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How Do You Broaden Your Compositional Outlook?

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I think it is rather easy to become like a train as a composer, following the path or tracks one has created for oneself (or that have been laid down for one), more or less oblivious to what other composers are doing. Indeed, at some level that is essential; for in no other way would one be able to become a composer, an original composer, to forge one's own path as a composer. And yet, one can become too fixed in one's tracks, too much on autopilot as regards one's formula of composition. How then does one introduce novelty? (Or how does one develop, evolve, or progress as a composer?) I think the challenge would be to introduce novelty but not "novelty for the sake of novelty". How does one do that? Indeed, can one even do it deliberately? Perhaps the challenge is to find the right balance between novelty and a recognizable style. Or to unconsciously pursue novelty, to be upon a course of unconscious evolution along the path forged by one's compositional style. What are your thought and insights about this?

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You may be over thinking it a bit. Pretend that you are a runner. Will you get better by inventing new ways to run? No. You will excel by competing against runners who are faster than you. That's how it is in life and in music too. Associate yourself with those who are better than you. The rest will fall into place.

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I think everything tends to spring organically from basic problem solving.  One has a piano to play, so one starts composing for piano.  One has a musical friend and asks to bounce composing ideas off of them and they think it would be fun for you to write a duet they could play with you.  If they are a better performer than you, you take the opportunity to write them a more technically difficult part than you have been composing for yourself.  They have a concert coming up in the spring that's going to be a _____ concert.  "Write me something that will work with that style," they say, "and I'll pitch it to the rest of the group."  Given the time pressure, you opt to write a slow piece, since that means fewer notes to get on the page to fill the needed playing time, and to work with a form that has a repeat built into it for the same reason.  Several weeks of very late nights later, you are heartily sick of this piece, so when it's finished you start work on something that is its polar opposite:  different instruments, fast tempo, and since you are now worried that your last one was perhaps too simple, this one is filigreed up to the hilt.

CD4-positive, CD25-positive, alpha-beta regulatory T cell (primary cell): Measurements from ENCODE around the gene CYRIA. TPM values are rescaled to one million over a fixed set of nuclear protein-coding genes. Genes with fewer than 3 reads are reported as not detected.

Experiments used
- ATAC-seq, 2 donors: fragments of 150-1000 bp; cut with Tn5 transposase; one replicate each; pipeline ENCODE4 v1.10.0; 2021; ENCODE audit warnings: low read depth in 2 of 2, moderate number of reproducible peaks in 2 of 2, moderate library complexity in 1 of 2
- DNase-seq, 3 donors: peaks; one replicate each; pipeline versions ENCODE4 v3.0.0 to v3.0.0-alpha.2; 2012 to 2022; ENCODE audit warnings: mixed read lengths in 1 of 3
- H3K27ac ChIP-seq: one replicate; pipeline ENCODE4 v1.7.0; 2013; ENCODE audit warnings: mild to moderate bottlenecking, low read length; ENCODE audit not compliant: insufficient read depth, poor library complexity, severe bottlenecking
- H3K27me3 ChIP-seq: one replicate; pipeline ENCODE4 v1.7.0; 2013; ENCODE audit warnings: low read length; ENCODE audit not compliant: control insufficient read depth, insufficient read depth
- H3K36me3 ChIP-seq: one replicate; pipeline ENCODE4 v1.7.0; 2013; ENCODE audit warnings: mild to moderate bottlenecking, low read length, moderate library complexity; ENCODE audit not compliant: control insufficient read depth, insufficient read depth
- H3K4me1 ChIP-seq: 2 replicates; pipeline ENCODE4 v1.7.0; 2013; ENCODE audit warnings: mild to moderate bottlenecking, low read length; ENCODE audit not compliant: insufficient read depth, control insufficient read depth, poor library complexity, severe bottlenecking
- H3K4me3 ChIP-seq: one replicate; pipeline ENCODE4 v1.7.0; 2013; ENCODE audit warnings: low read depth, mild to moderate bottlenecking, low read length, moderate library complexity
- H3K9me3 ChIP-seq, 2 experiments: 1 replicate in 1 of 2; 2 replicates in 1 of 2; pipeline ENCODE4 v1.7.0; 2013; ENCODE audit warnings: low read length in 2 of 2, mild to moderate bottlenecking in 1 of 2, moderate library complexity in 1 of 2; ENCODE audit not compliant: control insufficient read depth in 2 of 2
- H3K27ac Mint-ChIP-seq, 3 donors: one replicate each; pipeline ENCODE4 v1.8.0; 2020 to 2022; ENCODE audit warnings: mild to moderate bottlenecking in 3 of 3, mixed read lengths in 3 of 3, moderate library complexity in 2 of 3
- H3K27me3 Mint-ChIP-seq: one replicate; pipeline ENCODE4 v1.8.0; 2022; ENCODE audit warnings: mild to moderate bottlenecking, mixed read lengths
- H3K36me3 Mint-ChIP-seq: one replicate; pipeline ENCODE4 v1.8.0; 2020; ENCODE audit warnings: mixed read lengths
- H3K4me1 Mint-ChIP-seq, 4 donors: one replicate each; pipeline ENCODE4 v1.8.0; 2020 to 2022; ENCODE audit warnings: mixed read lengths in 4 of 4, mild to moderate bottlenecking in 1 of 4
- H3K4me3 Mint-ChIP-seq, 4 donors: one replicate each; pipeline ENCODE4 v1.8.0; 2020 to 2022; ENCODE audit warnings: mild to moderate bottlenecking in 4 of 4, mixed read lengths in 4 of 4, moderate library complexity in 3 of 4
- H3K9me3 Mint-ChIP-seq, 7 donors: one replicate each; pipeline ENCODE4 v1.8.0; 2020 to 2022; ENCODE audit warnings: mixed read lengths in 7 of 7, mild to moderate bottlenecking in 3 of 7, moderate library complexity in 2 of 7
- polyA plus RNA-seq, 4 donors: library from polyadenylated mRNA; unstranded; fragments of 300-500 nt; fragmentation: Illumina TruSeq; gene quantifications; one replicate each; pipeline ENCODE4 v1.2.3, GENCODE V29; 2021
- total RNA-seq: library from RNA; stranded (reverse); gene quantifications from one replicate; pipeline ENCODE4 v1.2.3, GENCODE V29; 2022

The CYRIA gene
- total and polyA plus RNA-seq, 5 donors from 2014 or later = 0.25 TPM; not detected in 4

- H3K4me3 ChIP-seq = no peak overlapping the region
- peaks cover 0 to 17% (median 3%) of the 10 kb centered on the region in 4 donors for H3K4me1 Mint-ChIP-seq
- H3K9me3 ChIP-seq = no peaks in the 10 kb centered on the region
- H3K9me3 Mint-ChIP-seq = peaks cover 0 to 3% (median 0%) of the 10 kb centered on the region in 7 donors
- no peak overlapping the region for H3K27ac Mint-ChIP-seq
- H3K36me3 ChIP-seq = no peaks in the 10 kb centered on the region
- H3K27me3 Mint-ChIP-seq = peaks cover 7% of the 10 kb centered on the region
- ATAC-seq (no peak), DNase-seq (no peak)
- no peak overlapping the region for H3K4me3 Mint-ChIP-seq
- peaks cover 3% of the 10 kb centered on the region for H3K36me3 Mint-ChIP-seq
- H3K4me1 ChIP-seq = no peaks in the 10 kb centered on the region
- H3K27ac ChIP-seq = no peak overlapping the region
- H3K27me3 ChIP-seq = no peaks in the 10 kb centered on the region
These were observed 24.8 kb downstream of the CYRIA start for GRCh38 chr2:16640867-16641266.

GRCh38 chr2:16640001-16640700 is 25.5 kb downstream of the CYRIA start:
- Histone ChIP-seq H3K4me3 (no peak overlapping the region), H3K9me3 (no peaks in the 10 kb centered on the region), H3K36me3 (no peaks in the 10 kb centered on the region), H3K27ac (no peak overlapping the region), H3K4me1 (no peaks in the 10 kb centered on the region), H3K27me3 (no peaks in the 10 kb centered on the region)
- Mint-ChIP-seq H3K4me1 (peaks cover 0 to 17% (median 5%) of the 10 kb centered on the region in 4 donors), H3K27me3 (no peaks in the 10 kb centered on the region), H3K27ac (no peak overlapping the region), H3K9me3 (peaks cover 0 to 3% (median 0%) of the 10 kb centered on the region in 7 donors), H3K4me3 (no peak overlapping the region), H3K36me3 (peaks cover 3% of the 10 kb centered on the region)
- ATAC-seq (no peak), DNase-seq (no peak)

Every step along the way is a reaction to circumstance.  

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You may be over thinking it a bit. Pretend that you are a runner. Will you get better by inventing new ways to run? No. You will excel by competing against runners who are faster than you. That's how it is in life and in music too. Associate yourself with those who are better than you. The rest will fall into place.

 

I think the analogy with running does not really work, because composition is not a race we are involved in with fellow composers. Or it works only up to a point. Might you have a better analogy?

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No, not really. I could list a dozen analogies, but but each would apply because a discipline is a discipline is a discipline. That is, if your goal is to get better. The running analogy is pure because of the "absence" of art. But what is common among them all is that in order to improve you must associate yourself with people faster, smarter, more clever than you etc. etc. Would you agree with this? With respect, you're putting too fine a point on it. But if the goal was not to get better, but only to dance around the subject in an intellectual fashion, you could smoke a joint and have a late night dorm room session, and ponder the possibilities to no lasting effect. But I am a competitive person and I cannot imagine others not being the same as me. IF … they are serious about getting better.

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i think theory is the ultimate savior. (i refer to it as being almost supernatural). see (inspect) what you like in music, and think of other ways to accomplish it. "everything can be in a different way". for example these kids that make tracks replaced harmonic change with timbre change, or reverb change (thats crazy, although i personally predicted it a long time ago). theory predicted that one can use a change in speed of the track, which i havent heard yet, but it's a logicall path. theory can take you infinite distances.

 

the other option would be practice without any theorizing. this is more "natural", and thus you would need to speed it up in order to evolve. (just like nature shortened the lifespan of flowers so they could die faster and make way for new offsprings with genetic modifications, and thus adapt much quicker). this means instead of doing one piece just do 10 pieces, even if the other 9 are not that polished. that will make change(evolution) happen 10x faster.

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